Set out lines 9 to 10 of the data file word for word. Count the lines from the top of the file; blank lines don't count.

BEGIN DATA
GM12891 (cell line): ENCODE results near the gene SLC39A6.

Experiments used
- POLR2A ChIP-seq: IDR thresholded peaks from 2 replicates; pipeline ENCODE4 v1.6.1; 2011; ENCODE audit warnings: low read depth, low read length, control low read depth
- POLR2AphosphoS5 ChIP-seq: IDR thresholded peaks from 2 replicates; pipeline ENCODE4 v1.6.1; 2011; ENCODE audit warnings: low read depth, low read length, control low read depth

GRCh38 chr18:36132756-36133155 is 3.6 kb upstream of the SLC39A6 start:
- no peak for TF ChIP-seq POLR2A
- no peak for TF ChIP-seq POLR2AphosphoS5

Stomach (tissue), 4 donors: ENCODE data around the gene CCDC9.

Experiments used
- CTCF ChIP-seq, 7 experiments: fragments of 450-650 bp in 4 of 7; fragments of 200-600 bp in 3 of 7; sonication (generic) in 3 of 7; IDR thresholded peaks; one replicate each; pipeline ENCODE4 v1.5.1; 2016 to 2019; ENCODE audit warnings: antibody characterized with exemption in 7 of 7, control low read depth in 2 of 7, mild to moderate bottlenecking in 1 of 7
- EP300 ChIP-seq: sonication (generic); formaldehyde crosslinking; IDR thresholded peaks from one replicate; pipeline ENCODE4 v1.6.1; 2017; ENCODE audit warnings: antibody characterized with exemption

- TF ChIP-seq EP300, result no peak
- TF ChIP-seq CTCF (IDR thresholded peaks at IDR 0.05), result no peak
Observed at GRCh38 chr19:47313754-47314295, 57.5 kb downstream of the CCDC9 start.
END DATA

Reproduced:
Experiments used
- CTCF ChIP-seq, 7 experiments: fragments of 450-650 bp in 4 of 7; fragments of 200-600 bp in 3 of 7; sonication (generic) in 3 of 7; IDR thresholded peaks; one replicate each; pipeline ENCODE4 v1.5.1; 2016 to 2019; ENCODE audit warnings: antibody characterized with exemption in 7 of 7, control low read depth in 2 of 7, mild to moderate bottlenecking in 1 of 7